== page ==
New interview (Baryo) got around to talking to Garret and James Parks before they wrapped production in the Philippines. For the complete article, go here.

Dillahunt and fellow Hollywood actors James Parks and Chris Cooper were just as amazed when they visited the set of independent filmmaker John Sayles’ “Baryo”—a turn-of-the-century village nestled between rice fields and a rainforest—somewhere in Maribojoc, 30 minutes away from the city.

Unlike Cooper, who’s a veteran of Sayles films, Parks and Dillahunt are first-timers. But like Cooper, they were both bowled over by the set built by Filipino production designer Rodell Cruz and his team.

The shoot of “Baryo” in Bohol was facilitated by the Film Development Council of the Philippines.

“The set does so much for us as actors,” Dillahunt said. “I compare it to my experience on (the HBO Western series) ‘Deadwood’ where there was not a single reminder of the 20th century on the set. It’s the same on the set of ‘Baryo.’ Seeing the beauty of the jungle and the rice fields helps us get into character. It’s a real treat.” (…)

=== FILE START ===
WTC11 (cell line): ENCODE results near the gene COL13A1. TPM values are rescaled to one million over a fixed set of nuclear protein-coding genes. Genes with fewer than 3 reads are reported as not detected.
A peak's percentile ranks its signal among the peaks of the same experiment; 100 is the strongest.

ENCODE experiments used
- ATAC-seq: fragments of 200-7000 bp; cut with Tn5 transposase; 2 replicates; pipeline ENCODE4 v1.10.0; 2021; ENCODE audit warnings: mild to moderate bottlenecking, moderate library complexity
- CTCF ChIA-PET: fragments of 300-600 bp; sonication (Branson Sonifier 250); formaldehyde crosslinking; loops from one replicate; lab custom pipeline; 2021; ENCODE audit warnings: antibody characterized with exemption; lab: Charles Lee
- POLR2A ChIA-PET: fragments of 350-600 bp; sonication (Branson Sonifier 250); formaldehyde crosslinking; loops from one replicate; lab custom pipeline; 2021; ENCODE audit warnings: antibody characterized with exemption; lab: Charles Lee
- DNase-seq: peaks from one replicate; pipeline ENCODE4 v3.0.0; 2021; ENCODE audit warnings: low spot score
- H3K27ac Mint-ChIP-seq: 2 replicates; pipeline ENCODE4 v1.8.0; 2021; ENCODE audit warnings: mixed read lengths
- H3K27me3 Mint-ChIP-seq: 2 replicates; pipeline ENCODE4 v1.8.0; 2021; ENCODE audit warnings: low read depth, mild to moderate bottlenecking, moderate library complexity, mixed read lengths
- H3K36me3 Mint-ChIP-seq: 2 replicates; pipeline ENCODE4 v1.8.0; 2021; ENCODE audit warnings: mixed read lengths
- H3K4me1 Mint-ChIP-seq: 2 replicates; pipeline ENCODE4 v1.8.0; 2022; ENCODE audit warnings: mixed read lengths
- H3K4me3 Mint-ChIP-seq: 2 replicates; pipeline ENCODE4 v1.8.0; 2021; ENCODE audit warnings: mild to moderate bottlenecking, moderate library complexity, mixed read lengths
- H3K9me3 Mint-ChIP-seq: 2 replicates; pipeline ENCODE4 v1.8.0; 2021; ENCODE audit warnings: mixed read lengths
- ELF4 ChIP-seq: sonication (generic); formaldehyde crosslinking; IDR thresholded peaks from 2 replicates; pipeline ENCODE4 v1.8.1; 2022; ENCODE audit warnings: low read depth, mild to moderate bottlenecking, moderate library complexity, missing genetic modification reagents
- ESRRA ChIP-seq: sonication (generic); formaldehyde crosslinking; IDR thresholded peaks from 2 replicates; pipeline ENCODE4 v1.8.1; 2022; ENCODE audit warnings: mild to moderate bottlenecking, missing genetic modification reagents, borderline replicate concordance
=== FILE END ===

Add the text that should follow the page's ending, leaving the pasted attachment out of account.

Before flying to Bohol, Dillahunt worked on the pilot of a TV show that hasn’t aired yet. “It’s called ‘Keep Hope Alive,’ aptly named because I did it so I could afford to do ‘Baryo,’” he said. (…)

Like Cooper, Dillahunt and Parks received voluminous research material on the Philippine-American War from Sayles. “John’s very thorough. The bio for my character is not necessarily evident in the script, but it makes him more human, more detailed. It encourages you, as an actor, to go further,” said Dillahunt. (…)

Dillahunt regards “Baryo” as “important… on a personal level” because it allows him to work with his heroes, Sayles and Cooper.

“John has assembled a good group … He attracts people who want to do things that they can be proud of. In the end, that also makes me better in my craft. I guess, my motivation’s kinda selfish, really.” []